Liked by 1 person

  2. Interesting, after reading a year ago a book adapted from a videogame (I’m very curious to discover new literatures) I noticed the same: books that seems intended to be written as instructions to film adapters, so for example ladies, independently of their age, are quite beautiful and have well cared bodies without work-outs (translated to “Mr. Director you are only allowed to hire beauty queens as actresses”) and after a hiatus I returned to literature and among several titles I picked up Dan Brown’s Inferno and I felt again that element that in my opinion cheapen the experience of reading (I’m reading it slowly… preferring other books)
    The success of certain books seems to rely in a recipe to satisfy the expectative of the reader/buyer (I don’t know if the book you read is in that category but looks like that) more than a genuine need to tell a story.

    Years ago I gave up to read books winners in contests, even more in my country where they are gifts among friends…

    Thanks for share your opinion Sylvie, and for don’t influence your integrity as a reader with your closeness to the family of the author.

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  3. Great books simply don’t make a descent movie – or even a musical. They simply can’t make a descent movie out of Wuthering Heights or a descent musical out of Les Miserables 😦 Thanks for the revue. I haven’t as yet read Catton’s novel. I shall do so once it hits cheal second hand stalls at fundraising galas.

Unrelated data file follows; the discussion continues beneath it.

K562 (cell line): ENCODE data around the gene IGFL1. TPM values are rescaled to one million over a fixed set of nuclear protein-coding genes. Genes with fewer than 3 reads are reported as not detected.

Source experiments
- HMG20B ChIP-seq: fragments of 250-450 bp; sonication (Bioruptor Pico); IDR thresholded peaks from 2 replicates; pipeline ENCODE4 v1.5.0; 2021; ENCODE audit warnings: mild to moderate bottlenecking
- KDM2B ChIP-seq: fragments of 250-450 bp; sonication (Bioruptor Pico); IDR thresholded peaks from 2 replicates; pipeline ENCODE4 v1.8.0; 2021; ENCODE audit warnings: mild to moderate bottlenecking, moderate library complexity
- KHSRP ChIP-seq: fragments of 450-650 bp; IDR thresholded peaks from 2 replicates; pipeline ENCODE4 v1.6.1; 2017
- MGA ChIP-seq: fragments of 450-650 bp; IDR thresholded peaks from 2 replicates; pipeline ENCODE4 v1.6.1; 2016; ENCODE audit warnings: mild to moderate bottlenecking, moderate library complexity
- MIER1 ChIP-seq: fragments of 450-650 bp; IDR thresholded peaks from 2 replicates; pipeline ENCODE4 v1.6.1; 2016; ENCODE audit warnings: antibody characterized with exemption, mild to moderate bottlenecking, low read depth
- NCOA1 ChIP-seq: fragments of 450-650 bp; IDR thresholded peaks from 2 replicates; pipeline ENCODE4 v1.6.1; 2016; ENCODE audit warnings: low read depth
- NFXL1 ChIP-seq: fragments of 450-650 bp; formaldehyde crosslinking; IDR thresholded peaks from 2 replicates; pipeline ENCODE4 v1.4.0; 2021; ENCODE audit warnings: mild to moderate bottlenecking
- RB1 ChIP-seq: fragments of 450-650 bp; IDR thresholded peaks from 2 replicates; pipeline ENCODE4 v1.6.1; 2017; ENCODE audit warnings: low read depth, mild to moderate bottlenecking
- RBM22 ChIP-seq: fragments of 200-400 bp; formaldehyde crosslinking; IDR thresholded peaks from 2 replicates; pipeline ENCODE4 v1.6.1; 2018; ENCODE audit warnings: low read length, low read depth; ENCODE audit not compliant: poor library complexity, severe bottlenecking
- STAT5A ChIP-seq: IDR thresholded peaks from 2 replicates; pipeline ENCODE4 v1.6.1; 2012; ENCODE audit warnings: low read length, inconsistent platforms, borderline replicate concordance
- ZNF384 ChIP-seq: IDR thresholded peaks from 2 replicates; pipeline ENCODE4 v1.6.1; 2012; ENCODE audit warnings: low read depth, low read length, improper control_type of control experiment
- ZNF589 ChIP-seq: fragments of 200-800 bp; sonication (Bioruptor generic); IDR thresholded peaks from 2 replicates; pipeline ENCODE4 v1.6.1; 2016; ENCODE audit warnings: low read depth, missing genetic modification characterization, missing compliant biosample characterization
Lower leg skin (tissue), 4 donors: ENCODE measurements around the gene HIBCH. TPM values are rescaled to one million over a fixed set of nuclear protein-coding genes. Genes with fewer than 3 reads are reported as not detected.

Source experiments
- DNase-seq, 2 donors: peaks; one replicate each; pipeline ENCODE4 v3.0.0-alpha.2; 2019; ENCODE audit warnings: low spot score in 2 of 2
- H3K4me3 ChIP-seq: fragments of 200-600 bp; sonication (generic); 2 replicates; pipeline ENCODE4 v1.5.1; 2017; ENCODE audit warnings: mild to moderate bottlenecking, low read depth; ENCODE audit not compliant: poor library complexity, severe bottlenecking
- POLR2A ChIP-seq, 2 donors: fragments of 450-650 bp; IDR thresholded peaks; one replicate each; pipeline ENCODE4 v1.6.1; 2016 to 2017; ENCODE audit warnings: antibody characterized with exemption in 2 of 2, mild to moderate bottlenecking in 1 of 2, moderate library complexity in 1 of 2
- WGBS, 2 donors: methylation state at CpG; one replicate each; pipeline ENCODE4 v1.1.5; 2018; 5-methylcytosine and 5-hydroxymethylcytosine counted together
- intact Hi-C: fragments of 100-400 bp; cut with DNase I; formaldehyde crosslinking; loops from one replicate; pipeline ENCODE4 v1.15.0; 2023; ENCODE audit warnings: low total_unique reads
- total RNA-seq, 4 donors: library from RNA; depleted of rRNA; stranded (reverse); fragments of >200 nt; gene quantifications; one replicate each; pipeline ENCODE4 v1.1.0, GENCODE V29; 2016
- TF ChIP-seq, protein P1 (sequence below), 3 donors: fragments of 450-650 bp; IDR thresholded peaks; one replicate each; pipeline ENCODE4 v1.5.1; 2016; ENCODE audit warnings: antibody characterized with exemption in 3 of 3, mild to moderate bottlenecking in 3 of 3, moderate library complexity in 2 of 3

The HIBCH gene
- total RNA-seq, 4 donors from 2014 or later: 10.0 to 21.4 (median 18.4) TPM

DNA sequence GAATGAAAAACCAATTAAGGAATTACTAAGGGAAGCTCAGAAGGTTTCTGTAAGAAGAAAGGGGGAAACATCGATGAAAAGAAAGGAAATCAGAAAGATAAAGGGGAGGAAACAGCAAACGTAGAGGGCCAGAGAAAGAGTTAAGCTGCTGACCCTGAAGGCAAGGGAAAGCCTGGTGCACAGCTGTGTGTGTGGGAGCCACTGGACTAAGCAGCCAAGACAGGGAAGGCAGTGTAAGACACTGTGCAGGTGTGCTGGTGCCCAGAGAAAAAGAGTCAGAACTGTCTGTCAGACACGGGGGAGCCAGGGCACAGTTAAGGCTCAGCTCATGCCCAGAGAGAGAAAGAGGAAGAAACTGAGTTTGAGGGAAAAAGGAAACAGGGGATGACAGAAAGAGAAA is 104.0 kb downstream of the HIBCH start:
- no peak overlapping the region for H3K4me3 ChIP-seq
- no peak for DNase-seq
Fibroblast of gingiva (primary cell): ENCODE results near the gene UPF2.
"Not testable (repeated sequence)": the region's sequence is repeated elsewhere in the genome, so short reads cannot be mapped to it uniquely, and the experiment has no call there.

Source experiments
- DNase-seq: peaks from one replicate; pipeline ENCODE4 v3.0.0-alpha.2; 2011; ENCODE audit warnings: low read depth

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  4. Oh, I started on your French blog and had to move over here. I read Caton’s book last winter and all winter long a friend would ask what I was reading and I was STILL reading it. (To be fair, I read other things as I needed relief.) It was beautifully written and a bit like soaking in a hot tub. I liked the historical setting, but it was like a jigsaw puzzle where someone had thrown in extra pieces. The gold sewn into the seams of the dress. The missing people. The landscape. But what the devil was going on? I came to it unaware, not having heard any interviews and just thought it sounded interesting. Frankly it was beautifully written and puzzling. Years ago I read a book by Kazuo Ishiguro called A Pale View of Hills. Beautiful language. I turned the last page, couldn’t believe it was done, flipped back through the last few pages to see if I missed something and then shelved it. A while later a friend mentioned he had read it and I told him my experience. He laughed. “You too?” So, thanks.

    Liked by 1 person

    1. That is two, who did not get it. Maybe, I read it a the wrong time. I did not read A Pale View of Hills, but read The Remains of the Day and liked it, but it is the only book from Ishiguro I have read. Thank you for mentioning the gold in the seams, I thought one has to be very strange not to realise there is something in one’s dress 🙂

      Liked by 1 person

      1. LOL, along with much more. WordPress has made it so much easier to trash comments accidentally–which I’ve done several times–but I’ve been able to pull them from the trash, as it isn’t something I ever empty. At least some of my commenters aren’t going into spam any more!